We use English very commonly these days, using a variety of words. But not all of those words really meant the same in the past. These unbelievable origins of everyday words will change your perception completely.
This word didn’t really mean tomato sauce. The word comes from the name of Chinese fish sauce called ke-tsiap. Later on, when ‘ketchup’ or ‘catsup’ was reinvented as a tomato product in Britain in the mid-eighteenth century, it became famous across the globe.
Salarium (Latin word) was the name given to the money that soldiers received to buy salt. It was used at at time when salt was just discovered and was known to increase the flavour of food. Eventually, any money given to soldiers came to be known as salarium – and later as any money given to anyone in exchange for work. It is human nature to shorten long words and that is how salarium became salary.
The word robot was coined by Czech playwright Karel Capek in his play Rossum’s Universal Robots in 1920 and back then it had nothing to do with artificial intelligence. The word robot was used to mean slavery and forced labour.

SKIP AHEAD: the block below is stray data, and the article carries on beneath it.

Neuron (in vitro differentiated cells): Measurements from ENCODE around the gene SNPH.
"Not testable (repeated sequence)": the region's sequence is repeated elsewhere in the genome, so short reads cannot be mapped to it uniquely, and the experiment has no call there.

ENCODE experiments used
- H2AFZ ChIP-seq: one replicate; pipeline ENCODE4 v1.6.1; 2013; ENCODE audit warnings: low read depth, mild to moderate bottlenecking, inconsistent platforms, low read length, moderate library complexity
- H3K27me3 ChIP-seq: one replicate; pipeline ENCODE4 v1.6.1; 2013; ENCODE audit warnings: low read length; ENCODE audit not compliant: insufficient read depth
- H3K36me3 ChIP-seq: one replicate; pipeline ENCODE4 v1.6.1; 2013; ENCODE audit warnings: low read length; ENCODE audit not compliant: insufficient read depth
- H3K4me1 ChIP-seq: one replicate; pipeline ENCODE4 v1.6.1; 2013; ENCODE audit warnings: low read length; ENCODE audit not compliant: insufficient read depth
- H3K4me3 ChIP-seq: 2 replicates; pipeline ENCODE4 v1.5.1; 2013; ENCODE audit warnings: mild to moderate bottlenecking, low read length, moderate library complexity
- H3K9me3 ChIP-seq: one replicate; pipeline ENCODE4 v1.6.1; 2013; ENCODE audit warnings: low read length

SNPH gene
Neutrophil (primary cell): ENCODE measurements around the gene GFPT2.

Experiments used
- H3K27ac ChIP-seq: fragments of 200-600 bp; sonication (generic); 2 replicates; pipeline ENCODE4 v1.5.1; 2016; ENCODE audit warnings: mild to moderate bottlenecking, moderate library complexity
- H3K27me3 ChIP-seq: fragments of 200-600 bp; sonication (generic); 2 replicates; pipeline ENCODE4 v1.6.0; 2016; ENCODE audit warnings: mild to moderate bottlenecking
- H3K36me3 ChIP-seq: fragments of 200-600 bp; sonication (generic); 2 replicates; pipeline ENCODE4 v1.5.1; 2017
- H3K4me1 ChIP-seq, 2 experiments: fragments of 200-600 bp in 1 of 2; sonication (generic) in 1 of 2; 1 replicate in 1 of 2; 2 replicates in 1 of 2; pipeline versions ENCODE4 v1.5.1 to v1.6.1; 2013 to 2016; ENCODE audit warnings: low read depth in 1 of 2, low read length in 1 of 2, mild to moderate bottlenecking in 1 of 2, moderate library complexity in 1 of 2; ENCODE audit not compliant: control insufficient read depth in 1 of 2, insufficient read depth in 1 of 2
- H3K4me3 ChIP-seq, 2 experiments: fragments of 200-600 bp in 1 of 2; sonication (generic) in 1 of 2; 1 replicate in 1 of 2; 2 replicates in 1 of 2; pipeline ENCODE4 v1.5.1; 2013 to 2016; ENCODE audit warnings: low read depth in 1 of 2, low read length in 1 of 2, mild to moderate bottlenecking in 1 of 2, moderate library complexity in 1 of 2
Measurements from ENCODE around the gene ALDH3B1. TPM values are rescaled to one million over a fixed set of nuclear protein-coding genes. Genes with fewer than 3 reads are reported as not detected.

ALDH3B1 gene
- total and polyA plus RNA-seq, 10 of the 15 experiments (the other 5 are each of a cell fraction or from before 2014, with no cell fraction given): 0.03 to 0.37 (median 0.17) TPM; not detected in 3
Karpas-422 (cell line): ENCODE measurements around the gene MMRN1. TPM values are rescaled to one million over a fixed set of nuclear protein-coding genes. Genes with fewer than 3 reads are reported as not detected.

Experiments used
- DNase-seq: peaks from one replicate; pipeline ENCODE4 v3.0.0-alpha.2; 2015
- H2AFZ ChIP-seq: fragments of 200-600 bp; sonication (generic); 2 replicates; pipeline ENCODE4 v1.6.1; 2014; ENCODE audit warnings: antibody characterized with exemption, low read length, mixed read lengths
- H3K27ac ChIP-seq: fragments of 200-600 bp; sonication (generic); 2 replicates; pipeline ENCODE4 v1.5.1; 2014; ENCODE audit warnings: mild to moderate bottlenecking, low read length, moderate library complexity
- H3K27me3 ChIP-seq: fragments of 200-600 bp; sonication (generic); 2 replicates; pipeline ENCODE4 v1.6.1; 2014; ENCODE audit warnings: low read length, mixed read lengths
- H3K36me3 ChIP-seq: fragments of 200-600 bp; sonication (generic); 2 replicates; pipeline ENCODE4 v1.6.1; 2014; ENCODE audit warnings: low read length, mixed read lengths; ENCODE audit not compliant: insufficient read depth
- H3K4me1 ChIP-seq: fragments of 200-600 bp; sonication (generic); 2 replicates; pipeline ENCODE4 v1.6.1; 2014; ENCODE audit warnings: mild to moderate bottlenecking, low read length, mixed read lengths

This one is crazy! Centuries ago, Romans thought that their body tissues in movement resembled the movement of a mouse. Muscles was derived from the Roman word ‘musculus’ which means literally translates into ‘mouse’! Completely opposite to how we look at muscles now, isn’t it?
The word ‘cell’ was coined by scientist Robert Hooke while he was examining a plant under the microscope. Why did he call the sections in the plant as ‘cells’? Because they closely resembled what the living quarters of monks in a monastery looked like back then!
Do share our article and tell us in the comments about the stories of other word origins that you know.